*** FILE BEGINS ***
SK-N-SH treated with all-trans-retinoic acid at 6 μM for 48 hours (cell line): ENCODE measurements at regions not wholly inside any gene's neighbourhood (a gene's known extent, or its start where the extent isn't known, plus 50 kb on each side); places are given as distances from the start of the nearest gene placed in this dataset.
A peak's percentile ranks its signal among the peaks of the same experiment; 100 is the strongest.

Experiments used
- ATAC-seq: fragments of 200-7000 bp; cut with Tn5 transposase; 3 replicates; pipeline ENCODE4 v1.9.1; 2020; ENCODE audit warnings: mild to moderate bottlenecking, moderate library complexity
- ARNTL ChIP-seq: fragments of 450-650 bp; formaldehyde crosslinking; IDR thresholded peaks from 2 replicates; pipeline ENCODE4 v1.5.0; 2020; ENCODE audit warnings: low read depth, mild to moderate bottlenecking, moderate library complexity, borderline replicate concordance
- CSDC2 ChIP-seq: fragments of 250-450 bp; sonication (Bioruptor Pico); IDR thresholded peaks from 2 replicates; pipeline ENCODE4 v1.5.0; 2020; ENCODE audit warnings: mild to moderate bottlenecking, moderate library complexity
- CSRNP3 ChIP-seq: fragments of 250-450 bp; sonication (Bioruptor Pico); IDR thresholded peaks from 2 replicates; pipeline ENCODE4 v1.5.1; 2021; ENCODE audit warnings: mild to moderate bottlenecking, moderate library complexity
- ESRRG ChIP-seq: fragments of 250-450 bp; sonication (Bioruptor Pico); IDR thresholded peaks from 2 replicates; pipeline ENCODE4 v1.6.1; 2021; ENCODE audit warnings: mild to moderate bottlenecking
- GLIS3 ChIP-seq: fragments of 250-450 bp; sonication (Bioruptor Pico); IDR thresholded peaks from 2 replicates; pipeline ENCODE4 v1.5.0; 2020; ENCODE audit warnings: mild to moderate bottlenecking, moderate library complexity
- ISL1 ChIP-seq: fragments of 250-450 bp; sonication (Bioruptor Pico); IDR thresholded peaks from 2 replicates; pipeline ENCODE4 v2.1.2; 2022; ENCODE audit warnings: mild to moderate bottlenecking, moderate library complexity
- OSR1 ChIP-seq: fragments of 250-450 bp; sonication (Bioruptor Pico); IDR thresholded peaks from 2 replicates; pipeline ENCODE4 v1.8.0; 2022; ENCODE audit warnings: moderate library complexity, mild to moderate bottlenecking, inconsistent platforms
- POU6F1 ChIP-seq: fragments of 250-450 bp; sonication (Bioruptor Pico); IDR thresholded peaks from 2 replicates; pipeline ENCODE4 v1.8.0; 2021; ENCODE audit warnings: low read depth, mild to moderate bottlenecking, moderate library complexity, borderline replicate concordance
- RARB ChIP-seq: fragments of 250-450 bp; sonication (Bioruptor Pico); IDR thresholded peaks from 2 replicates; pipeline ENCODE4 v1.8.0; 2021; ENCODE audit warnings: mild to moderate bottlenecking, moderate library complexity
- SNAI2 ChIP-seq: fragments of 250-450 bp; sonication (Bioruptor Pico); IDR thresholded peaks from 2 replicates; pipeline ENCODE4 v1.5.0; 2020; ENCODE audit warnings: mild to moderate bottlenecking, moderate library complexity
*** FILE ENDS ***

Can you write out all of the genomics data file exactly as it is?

SK-N-SH treated with all-trans-retinoic acid at 6 μM for 48 hours (cell line): ENCODE measurements at regions not wholly inside any gene's neighbourhood (a gene's known extent, or its start where the extent isn't known, plus 50 kb on each side); places are given as distances from the start of the nearest gene placed in this dataset.
A peak's percentile ranks its signal among the peaks of the same experiment; 100 is the strongest.

Experiments used
- ATAC-seq: fragments of 200-7000 bp; cut with Tn5 transposase; 3 replicates; pipeline ENCODE4 v1.9.1; 2020; ENCODE audit warnings: mild to moderate bottlenecking, moderate library complexity
- ARNTL ChIP-seq: fragments of 450-650 bp; formaldehyde crosslinking; IDR thresholded peaks from 2 replicates; pipeline ENCODE4 v1.5.0; 2020; ENCODE audit warnings: low read depth, mild to moderate bottlenecking, moderate library complexity, borderline replicate concordance
- CSDC2 ChIP-seq: fragments of 250-450 bp; sonication (Bioruptor Pico); IDR thresholded peaks from 2 replicates; pipeline ENCODE4 v1.5.0; 2020; ENCODE audit warnings: mild to moderate bottlenecking, moderate library complexity
- CSRNP3 ChIP-seq: fragments of 250-450 bp; sonication (Bioruptor Pico); IDR thresholded peaks from 2 replicates; pipeline ENCODE4 v1.5.1; 2021; ENCODE audit warnings: mild to moderate bottlenecking, moderate library complexity
- ESRRG ChIP-seq: fragments of 250-450 bp; sonication (Bioruptor Pico); IDR thresholded peaks from 2 replicates; pipeline ENCODE4 v1.6.1; 2021; ENCODE audit warnings: mild to moderate bottlenecking
- GLIS3 ChIP-seq: fragments of 250-450 bp; sonication (Bioruptor Pico); IDR thresholded peaks from 2 replicates; pipeline ENCODE4 v1.5.0; 2020; ENCODE audit warnings: mild to moderate bottlenecking, moderate library complexity
- ISL1 ChIP-seq: fragments of 250-450 bp; sonication (Bioruptor Pico); IDR thresholded peaks from 2 replicates; pipeline ENCODE4 v2.1.2; 2022; ENCODE audit warnings: mild to moderate bottlenecking, moderate library complexity
- OSR1 ChIP-seq: fragments of 250-450 bp; sonication (Bioruptor Pico); IDR thresholded peaks from 2 replicates; pipeline ENCODE4 v1.8.0; 2022; ENCODE audit warnings: moderate library complexity, mild to moderate bottlenecking, inconsistent platforms
- POU6F1 ChIP-seq: fragments of 250-450 bp; sonication (Bioruptor Pico); IDR thresholded peaks from 2 replicates; pipeline ENCODE4 v1.8.0; 2021; ENCODE audit warnings: low read depth, mild to moderate bottlenecking, moderate library complexity, borderline replicate concordance
- RARB ChIP-seq: fragments of 250-450 bp; sonication (Bioruptor Pico); IDR thresholded peaks from 2 replicates; pipeline ENCODE4 v1.8.0; 2021; ENCODE audit warnings: mild to moderate bottlenecking, moderate library complexity
- SNAI2 ChIP-seq: fragments of 250-450 bp; sonication (Bioruptor Pico); IDR thresholded peaks from 2 replicates; pipeline ENCODE4 v1.5.0; 2020; ENCODE audit warnings: mild to moderate bottlenecking, moderate library complexity